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California Drought Raises Tensions As Water Scarcity Drives Unprecedented Measures


California’s unrelenting drought is straining the state’s resources and inflaming tensions in the legislature, as crucial drought relief policies and action are delayed by competing priorities like the pandemic, homelessness, and wildfires.

Those concurrent emergencies “can’t be an excuse anymore,” said state Senator Dave Cortese (D), who added that California must make drought relief “the highest priority.”

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“These fights have to happen because we have no choice,” said Cortese. “To sit on our hands is going to result in a multiplicity of disasters and catastrophic consequences,” making it impractical to delay in hopes that the drought will end.

The three-year drought, which scientists have attributed to climate change, is linked to a longer 22-year megadrought and the region’s driest period in more than a millennium. It is worsening problems like wildfires and displaced populations, writes the Washington Post.

The megadrought is also pushing communities to make difficult environmental choices that scientists didn’t expect for decades. In Southern California, dwindling water resources are forcing conservation measures that include unprecedented limits to “non-essential” water use, or any water used for reasons other than public health, marking the most severe cutbacks ever enacted in the state and affecting about six million people, writes the Post.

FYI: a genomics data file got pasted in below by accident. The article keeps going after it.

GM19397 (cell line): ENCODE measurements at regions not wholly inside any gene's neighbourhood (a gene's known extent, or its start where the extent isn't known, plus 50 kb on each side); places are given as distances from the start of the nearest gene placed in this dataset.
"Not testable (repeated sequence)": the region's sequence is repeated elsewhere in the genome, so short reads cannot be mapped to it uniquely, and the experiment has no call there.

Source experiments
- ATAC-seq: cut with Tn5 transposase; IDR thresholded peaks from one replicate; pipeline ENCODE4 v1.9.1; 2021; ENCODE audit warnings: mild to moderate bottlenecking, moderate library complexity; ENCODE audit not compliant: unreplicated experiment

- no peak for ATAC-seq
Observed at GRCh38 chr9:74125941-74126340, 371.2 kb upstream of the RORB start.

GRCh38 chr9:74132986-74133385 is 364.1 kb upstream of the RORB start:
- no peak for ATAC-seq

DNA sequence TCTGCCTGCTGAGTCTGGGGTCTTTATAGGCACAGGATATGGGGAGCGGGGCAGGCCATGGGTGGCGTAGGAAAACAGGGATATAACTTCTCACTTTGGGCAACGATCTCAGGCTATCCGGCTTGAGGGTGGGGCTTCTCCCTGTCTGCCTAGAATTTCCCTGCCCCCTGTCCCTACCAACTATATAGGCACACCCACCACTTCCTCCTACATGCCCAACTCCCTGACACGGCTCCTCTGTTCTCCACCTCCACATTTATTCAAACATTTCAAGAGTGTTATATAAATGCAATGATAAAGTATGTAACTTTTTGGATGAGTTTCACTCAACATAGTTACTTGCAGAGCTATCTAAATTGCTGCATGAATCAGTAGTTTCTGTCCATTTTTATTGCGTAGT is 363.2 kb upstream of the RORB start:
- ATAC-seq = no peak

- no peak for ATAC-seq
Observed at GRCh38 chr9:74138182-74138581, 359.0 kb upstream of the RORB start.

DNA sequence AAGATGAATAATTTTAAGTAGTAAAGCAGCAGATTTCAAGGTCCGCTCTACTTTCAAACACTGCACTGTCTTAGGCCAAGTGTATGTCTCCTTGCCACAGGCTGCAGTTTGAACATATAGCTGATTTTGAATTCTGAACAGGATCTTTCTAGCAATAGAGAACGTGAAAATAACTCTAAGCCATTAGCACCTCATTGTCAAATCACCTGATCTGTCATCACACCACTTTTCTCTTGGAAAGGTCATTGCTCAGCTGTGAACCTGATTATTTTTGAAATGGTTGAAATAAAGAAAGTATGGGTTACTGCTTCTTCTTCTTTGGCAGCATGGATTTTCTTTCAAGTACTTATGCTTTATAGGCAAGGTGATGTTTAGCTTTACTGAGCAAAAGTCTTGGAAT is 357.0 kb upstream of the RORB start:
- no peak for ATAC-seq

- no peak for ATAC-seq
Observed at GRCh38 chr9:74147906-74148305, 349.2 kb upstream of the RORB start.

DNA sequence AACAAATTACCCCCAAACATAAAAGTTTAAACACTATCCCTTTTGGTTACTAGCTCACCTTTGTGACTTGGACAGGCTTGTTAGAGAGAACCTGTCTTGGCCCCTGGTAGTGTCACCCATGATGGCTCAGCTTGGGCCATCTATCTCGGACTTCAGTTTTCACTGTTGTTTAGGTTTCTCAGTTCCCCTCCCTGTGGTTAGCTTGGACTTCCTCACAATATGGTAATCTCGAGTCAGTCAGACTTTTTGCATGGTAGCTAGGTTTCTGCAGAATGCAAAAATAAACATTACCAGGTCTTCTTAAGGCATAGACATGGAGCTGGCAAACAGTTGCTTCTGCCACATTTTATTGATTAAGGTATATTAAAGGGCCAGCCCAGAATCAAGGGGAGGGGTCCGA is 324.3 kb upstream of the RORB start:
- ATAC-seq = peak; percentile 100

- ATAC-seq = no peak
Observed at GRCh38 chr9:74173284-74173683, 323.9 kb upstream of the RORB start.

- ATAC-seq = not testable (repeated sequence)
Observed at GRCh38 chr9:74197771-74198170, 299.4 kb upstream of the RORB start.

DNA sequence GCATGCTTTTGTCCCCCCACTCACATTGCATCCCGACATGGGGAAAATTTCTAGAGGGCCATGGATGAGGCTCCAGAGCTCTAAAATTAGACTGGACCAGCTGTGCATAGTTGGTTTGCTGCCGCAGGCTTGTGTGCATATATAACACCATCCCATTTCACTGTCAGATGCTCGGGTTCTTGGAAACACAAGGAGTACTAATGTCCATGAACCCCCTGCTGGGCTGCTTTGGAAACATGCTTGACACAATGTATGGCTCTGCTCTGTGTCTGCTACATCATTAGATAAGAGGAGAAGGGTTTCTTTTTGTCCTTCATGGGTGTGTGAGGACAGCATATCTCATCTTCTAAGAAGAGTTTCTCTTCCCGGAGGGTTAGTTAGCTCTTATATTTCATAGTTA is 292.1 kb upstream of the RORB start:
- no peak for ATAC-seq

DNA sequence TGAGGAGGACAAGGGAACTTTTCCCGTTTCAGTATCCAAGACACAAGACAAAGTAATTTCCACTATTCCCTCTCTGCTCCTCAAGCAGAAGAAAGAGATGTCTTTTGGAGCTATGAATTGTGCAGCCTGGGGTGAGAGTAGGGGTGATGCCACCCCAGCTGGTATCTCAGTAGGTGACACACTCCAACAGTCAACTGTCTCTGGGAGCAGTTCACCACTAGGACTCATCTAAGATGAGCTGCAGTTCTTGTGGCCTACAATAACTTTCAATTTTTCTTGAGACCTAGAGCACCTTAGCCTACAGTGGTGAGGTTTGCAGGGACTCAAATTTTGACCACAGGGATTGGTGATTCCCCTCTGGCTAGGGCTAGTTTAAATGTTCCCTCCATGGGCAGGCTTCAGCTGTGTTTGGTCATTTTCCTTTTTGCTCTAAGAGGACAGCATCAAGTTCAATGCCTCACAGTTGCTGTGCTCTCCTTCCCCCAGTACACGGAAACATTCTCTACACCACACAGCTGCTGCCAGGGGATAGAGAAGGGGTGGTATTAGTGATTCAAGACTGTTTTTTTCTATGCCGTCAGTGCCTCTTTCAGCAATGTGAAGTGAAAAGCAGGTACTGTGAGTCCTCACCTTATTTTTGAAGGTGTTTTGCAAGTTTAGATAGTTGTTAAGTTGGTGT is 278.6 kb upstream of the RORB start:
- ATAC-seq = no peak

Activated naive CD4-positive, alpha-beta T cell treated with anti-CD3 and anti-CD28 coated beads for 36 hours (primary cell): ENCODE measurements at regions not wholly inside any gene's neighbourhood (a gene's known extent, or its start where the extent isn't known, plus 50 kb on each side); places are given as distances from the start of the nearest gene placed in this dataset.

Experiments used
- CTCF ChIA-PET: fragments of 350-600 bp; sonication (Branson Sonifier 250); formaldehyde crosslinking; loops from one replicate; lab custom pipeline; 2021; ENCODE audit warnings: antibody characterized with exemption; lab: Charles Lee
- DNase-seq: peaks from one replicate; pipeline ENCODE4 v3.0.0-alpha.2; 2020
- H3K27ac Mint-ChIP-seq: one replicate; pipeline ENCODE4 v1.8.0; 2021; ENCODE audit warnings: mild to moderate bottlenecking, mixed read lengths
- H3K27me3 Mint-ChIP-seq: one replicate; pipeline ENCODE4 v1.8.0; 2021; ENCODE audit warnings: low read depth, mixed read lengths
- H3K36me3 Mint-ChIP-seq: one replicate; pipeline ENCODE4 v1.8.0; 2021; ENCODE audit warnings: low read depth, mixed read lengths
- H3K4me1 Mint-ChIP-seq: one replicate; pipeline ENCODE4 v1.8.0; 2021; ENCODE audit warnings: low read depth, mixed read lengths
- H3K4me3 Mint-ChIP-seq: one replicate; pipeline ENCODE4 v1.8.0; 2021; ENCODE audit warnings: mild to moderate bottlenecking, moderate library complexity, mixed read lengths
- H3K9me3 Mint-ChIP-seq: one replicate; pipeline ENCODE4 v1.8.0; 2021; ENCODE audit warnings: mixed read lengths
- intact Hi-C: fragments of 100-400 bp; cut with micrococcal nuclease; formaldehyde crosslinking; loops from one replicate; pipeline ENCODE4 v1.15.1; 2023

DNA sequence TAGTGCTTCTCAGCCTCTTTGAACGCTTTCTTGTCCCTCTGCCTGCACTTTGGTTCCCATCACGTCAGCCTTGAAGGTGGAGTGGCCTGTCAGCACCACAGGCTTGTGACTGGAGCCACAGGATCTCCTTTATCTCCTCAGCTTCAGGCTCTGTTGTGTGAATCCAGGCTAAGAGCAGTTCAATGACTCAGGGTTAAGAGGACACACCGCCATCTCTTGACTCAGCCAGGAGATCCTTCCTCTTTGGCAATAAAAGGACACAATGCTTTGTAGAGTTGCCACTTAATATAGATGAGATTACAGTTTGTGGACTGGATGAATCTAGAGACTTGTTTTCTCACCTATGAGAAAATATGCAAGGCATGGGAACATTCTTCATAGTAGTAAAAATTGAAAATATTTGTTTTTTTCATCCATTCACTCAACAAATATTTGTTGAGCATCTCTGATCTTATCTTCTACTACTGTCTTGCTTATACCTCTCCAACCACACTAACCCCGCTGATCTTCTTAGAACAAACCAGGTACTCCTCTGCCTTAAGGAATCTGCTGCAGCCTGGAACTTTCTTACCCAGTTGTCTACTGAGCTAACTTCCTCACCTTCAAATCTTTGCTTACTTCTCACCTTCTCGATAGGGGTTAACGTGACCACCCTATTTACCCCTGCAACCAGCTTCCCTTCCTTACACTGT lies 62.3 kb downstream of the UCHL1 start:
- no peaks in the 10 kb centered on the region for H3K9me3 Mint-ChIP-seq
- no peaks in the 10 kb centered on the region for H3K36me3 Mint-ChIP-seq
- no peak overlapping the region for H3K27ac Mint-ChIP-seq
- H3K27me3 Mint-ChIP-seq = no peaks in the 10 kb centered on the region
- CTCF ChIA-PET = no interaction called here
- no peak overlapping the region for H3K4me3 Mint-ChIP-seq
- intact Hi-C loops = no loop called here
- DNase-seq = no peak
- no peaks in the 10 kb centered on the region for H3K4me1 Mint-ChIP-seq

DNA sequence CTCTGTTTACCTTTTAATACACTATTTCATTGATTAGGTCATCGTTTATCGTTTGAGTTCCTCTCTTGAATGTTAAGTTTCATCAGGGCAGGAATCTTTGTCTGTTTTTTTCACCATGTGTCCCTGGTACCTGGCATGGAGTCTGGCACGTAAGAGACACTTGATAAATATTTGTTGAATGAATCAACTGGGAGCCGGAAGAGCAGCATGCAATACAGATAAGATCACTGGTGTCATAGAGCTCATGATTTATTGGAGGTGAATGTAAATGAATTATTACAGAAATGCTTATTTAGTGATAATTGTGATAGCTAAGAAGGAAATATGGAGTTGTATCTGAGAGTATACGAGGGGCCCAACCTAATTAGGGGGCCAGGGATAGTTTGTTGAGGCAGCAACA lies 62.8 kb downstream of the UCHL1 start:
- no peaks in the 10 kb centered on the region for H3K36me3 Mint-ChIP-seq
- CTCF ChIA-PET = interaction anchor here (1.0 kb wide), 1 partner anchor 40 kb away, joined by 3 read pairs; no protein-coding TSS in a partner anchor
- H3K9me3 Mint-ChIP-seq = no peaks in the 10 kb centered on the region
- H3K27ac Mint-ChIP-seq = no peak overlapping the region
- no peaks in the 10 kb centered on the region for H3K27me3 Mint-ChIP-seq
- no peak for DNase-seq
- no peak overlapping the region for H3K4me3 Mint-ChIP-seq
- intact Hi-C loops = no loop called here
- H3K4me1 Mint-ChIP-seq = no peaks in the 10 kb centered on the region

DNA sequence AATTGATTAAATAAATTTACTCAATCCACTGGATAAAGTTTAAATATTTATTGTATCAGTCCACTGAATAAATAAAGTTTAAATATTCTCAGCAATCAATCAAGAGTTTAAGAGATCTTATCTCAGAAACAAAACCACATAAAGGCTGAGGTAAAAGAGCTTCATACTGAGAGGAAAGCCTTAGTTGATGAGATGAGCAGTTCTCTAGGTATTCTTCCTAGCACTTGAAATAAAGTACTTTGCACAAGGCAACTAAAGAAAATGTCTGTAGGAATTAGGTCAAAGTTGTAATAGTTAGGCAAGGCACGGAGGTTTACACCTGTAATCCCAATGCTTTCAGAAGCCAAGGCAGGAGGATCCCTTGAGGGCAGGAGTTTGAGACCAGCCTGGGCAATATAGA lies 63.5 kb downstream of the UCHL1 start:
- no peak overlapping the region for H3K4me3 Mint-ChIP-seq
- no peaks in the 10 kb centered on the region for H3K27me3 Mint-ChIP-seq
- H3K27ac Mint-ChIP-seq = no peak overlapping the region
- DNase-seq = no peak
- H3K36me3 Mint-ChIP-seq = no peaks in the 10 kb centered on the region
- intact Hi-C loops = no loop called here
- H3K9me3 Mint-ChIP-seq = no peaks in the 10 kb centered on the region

“We didn’t expect these results,” said Sasan Saadat, a senior policy expert for Earthjustice. “They’re the result of the procrastination of our failures from before,” but “things will get much worse if we continue to procrastinate.” 

The drought may also end up contributing to the root of the problem—climate change—as waning hydropower output compels the state to rely more on fossil fuels to keep the lights on for residents.

Analysis by the U.S. Energy Information Administration found that the extended drought could nearly halve California’s hydropower generation from 15% to 8% in a “drought case” scenario. In that event, the state would have to increase its natural gas-fired generation to compensate, leading to a 6% rise in its energy sector’s carbon dioxide emissions, writes Utility Dive.

These conditions arise as the state is shifting to a clean energy grid, with natural gas units being retired and solar capacity expanding. But California currently has a lower total share of dispatchable resources than it had seven years ago, the EIA study found.

California’s energy scarcity could be mitigated to an extent by importing energy from neighbouring states. Plus, the Western Energy Imbalance Market (WEIM)—a system that finds low-cost energy to serve real-time demand across the west—could moderate the drought’s impact by offering broader load and resource diversity. But WEIM power imports might not be available in a heat wave that encompassed the U.S.’s entire western region, reports Utility Dive.

Although California has added a lot of solar and wind in the last few years and the gas fleet will operate less, Jan Smutny-Jones, CEO of the Independent Energy Producers Association, said the state will need to keep gas power on hand “for periods of time [like] we’re experiencing right now, where we could have a long drought.”